have to become an Alexandrian citizen. The Augustan period in Egypt
saw the creation of urban communities with “Hellenic” landowning
elites. These landowning elites were put in a position of privilege
and power and had more self-administration than the Egyptian
population. Within the citizenry, there were gymnasiums that Greek
citizens could enter if they showed that both parents were members of
the gymnasium based on a list that was compiled by the government in
The candidate for the gymnasium would then be let into the ephebus.
There was also the council of elders known as the gerousia. This
council of elders did not have a boulai to answer to. All of this
Greek organization was a vital part of the metropolis and the Greek
institutions provided an elite group of citizens. The Romans looked to
these elites to provide municipal officers and well-educated
administrators. These elites also paid lower poll-taxes than the
local native Egyptians, fellahin. It is well documented that
Alexandrians in particular were able to enjoy lower tax-rates on
These privileges even extended to corporal punishments. Romans were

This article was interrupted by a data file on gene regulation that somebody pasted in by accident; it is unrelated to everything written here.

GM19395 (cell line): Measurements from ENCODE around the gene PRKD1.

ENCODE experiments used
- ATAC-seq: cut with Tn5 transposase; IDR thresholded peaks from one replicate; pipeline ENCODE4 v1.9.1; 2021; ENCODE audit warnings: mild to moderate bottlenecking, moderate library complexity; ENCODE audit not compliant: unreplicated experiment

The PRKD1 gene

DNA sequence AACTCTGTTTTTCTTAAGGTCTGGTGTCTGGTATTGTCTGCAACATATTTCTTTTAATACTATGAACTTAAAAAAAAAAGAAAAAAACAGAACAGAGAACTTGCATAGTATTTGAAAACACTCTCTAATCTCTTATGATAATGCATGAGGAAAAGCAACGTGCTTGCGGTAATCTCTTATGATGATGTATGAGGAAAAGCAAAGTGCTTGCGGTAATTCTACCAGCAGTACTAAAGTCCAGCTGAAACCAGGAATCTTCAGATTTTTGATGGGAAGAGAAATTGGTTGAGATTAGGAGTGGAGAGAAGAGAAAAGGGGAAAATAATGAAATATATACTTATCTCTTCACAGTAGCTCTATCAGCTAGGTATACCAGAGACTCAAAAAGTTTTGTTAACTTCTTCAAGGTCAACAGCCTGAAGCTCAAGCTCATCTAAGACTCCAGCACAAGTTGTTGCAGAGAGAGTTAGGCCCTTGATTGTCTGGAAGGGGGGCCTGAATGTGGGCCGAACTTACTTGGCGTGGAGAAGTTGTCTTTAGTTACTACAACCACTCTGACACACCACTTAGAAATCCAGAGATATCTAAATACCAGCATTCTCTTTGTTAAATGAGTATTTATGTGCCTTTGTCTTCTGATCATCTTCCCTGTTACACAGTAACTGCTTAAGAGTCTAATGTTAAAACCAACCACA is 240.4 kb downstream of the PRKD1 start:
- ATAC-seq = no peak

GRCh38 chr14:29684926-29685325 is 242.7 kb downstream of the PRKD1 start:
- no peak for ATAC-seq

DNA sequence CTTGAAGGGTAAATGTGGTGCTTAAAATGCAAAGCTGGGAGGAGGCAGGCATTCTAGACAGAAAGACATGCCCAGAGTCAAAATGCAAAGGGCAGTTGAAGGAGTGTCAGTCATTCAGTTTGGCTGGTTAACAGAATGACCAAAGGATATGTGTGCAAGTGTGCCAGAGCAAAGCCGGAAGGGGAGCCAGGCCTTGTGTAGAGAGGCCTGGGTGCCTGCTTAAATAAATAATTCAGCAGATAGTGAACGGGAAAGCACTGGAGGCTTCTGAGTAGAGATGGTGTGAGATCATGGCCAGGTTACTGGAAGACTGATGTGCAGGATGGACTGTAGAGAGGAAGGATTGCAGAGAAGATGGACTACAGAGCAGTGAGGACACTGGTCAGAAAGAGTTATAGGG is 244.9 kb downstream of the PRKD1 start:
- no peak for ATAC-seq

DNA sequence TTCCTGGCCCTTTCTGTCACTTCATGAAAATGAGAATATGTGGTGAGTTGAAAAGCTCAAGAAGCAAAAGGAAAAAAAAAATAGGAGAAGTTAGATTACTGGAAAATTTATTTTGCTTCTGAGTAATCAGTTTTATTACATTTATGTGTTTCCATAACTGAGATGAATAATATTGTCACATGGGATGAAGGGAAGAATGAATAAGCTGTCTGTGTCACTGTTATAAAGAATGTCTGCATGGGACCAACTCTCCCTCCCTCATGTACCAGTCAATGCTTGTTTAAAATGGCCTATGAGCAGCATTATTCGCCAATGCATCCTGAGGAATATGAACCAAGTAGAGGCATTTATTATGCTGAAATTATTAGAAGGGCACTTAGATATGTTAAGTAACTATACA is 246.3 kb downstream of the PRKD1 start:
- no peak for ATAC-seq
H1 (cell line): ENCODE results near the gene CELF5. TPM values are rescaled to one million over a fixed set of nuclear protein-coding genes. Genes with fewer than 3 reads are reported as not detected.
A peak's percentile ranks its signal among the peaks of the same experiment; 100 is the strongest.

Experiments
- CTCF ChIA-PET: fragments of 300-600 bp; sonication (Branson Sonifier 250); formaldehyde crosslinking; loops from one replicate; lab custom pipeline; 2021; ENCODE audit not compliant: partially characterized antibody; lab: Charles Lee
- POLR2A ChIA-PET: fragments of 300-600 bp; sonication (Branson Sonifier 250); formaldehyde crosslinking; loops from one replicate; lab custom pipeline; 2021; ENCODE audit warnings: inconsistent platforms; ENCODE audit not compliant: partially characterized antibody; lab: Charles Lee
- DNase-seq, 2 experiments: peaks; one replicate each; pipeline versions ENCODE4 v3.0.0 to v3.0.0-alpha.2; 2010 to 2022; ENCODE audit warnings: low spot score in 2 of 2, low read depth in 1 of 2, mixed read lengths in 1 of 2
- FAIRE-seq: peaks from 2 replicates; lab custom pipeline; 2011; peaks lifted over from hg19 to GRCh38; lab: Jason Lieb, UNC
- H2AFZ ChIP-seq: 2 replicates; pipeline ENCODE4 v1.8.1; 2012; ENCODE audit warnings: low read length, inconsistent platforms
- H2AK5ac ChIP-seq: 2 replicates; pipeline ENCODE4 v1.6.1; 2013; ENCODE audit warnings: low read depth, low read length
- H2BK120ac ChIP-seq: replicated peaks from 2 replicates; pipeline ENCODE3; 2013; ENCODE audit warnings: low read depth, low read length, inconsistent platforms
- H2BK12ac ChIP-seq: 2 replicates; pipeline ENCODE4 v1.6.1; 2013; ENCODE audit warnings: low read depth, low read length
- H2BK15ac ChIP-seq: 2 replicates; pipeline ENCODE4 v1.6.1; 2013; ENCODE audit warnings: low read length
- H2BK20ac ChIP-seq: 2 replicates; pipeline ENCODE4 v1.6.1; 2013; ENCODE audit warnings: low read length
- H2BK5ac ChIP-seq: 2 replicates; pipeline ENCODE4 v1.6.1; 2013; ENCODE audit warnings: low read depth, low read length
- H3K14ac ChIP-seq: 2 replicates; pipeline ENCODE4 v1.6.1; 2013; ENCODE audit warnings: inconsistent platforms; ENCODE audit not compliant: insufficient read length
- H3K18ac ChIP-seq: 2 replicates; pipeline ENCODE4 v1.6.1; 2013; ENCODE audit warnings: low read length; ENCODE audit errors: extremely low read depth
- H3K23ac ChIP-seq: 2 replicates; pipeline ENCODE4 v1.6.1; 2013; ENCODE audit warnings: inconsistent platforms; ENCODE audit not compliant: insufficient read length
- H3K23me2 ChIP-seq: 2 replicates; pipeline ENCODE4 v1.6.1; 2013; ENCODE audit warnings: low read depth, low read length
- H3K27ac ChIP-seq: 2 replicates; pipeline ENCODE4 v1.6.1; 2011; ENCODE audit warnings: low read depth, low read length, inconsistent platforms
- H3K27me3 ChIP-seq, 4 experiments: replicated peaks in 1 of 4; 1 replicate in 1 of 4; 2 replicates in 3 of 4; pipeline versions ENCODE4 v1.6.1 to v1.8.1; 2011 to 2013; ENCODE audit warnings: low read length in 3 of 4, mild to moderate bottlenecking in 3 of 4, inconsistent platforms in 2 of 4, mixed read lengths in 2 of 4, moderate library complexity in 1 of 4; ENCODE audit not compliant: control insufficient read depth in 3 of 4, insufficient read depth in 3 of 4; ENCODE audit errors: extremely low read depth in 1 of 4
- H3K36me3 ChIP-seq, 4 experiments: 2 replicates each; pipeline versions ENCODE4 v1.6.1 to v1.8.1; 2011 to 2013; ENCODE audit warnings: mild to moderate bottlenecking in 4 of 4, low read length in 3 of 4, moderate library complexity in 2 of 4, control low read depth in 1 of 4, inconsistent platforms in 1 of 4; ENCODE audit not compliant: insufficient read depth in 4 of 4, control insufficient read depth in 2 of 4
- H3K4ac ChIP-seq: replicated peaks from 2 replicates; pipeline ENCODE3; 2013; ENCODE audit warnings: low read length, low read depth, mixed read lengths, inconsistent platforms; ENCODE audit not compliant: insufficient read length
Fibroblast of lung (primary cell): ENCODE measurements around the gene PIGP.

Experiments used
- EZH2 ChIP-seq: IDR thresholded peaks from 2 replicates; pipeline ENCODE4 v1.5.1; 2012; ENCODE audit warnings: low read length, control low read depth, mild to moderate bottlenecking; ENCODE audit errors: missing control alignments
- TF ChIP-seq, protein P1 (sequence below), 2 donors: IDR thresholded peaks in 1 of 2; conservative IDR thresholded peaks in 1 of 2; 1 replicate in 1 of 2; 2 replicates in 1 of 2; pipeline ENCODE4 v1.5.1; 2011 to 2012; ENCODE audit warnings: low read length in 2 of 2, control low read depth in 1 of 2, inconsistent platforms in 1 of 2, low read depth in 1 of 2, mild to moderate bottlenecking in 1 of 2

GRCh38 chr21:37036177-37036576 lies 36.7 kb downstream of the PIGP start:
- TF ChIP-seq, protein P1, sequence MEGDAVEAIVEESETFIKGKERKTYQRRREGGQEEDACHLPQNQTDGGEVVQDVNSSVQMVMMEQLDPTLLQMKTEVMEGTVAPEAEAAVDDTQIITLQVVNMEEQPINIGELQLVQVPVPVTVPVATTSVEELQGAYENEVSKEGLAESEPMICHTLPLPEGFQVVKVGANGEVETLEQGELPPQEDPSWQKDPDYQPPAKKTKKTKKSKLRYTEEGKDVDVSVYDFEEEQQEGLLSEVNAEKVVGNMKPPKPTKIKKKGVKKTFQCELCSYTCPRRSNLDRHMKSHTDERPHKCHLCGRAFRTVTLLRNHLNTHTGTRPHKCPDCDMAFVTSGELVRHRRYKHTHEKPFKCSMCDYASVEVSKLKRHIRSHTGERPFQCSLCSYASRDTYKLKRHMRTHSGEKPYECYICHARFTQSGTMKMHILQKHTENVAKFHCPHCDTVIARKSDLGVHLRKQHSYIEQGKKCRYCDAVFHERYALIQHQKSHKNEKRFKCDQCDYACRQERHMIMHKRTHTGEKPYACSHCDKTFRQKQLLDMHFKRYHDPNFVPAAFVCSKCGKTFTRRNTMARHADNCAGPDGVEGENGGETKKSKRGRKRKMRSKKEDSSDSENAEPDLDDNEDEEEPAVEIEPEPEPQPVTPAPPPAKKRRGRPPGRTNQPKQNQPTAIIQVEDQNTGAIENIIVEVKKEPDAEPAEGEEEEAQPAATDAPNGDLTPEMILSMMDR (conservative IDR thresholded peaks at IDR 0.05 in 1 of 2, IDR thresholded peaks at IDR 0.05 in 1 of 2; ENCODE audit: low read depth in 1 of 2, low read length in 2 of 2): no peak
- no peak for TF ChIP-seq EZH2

protected from this type of punishment while native
whipped. Alexandrians, on the other hand, had the privilege of merely
being beaten with a rod. Although
Alexandria enjoyed the greatest
status of the Greek cities in Egypt, it is clear that the other Greek
cities, such as Antinoopolis, enjoyed privileges very similar to the
ones seen in Alexandria. All of these changes amounted to the
Greeks being treated as an ally in
Egypt and the native
treated as a conquered race.
The Gnomon of the Idios Logos shows the connection between law and
status. It lays out the revenues it deals with, mainly fines and
confiscation of property, to which only a few groups were apt. The
Gnomon also confirms that a freed slave takes his former master’s
social status. The Gnomon demonstrates the social controls that the
Romans had in place through monetary means based on status and
Egypt (33 AD–4th century)
Part of a series on the
History of Egypt
Early Dynastic Period
1st Intermediate Period
2nd Intermediate Period
3rd Intermediate Period
Twenty-sixth Dynasty of Egypt
Twenty-eighth Dynasty of Egypt
Twenty-ninth Dynasty of Egypt
Thirtieth Dynasty of Egypt
Macedonian and Ptolemaic Egypt
Roman and Byzantine Egypt
30 BC–641 AD
Khedivate of Egypt
Sultanate of Egypt
Kingdom of Egypt
The Patriarchate of
Alexandria is held to be founded by Mark the
Evangelist around 42.
The ancient religion of
Egypt put up surprisingly little resistance to
the spread of Christianity. Possibly its long history of collaboration
with the Greek and Roman rulers of
Egypt had robbed its religious